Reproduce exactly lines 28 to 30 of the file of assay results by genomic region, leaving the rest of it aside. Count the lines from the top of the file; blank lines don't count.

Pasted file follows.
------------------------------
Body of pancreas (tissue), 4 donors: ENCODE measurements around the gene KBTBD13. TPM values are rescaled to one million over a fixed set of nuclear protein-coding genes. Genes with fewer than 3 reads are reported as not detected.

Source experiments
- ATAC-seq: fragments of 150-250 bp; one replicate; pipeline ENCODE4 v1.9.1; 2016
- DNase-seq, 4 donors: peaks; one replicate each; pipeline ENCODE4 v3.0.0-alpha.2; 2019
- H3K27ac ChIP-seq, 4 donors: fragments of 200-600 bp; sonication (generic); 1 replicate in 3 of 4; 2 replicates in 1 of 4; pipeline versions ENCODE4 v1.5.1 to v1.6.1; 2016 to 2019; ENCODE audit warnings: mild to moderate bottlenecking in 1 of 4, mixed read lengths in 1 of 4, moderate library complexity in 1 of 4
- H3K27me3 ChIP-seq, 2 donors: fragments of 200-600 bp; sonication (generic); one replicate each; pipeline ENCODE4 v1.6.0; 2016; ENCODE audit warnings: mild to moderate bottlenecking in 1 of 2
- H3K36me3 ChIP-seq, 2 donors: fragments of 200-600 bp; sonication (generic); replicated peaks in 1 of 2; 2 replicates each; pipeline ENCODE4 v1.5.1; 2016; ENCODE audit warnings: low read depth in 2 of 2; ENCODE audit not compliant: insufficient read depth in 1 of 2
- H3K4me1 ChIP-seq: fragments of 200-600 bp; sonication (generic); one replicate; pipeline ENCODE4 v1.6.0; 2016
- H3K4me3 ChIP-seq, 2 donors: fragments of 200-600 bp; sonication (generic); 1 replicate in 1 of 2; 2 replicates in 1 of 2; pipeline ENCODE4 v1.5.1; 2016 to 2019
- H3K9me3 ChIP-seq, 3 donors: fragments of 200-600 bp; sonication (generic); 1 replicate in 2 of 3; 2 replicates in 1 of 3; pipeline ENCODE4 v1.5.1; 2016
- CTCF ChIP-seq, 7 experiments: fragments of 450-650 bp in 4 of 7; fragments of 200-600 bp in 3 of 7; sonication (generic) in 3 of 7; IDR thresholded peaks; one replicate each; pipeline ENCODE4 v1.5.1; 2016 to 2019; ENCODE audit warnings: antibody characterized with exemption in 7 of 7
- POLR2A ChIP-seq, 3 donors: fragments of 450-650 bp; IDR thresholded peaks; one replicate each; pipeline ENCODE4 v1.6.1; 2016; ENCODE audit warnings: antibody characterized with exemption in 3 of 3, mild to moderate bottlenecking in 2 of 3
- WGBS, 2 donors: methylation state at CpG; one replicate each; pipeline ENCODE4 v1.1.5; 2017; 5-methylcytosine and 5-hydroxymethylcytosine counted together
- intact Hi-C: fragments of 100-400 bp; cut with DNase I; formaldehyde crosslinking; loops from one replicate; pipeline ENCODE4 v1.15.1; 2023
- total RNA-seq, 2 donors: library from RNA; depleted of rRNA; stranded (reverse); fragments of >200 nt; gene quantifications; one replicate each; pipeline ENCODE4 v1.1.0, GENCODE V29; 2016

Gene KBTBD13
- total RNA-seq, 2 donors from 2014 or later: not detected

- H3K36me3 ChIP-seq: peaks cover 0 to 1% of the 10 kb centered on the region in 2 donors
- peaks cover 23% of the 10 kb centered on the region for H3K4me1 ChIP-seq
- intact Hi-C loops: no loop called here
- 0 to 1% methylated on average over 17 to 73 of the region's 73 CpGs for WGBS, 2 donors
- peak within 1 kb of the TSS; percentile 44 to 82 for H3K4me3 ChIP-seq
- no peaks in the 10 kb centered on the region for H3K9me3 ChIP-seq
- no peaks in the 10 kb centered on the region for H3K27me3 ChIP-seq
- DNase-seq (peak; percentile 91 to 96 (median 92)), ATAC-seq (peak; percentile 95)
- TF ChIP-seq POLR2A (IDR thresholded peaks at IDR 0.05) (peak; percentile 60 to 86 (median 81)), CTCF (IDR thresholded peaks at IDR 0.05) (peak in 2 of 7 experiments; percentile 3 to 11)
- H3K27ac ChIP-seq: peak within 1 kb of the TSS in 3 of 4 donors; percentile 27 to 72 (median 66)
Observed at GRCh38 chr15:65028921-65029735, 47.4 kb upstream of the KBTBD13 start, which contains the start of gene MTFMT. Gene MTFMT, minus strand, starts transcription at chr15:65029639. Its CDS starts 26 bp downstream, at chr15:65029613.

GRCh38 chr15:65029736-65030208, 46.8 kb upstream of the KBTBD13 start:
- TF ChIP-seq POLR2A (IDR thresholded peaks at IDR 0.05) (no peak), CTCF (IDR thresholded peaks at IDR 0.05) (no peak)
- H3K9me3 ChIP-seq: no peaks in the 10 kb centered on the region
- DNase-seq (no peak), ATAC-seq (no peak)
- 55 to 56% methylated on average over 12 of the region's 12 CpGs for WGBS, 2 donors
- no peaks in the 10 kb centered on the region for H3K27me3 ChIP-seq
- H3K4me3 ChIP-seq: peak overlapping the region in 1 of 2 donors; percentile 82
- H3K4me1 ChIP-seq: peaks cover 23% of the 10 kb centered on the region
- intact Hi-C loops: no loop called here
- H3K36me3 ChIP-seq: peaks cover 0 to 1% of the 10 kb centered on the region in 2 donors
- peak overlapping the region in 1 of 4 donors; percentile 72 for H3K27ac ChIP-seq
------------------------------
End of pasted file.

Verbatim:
Observed at GRCh38 chr15:65028921-65029735, 47.4 kb upstream of the KBTBD13 start, which contains the start of gene MTFMT. Gene MTFMT, minus strand, starts transcription at chr15:65029639. Its CDS starts 26 bp downstream, at chr15:65029613.

GRCh38 chr15:65029736-65030208, 46.8 kb upstream of the KBTBD13 start:
- TF ChIP-seq POLR2A (IDR thresholded peaks at IDR 0.05) (no peak), CTCF (IDR thresholded peaks at IDR 0.05) (no peak)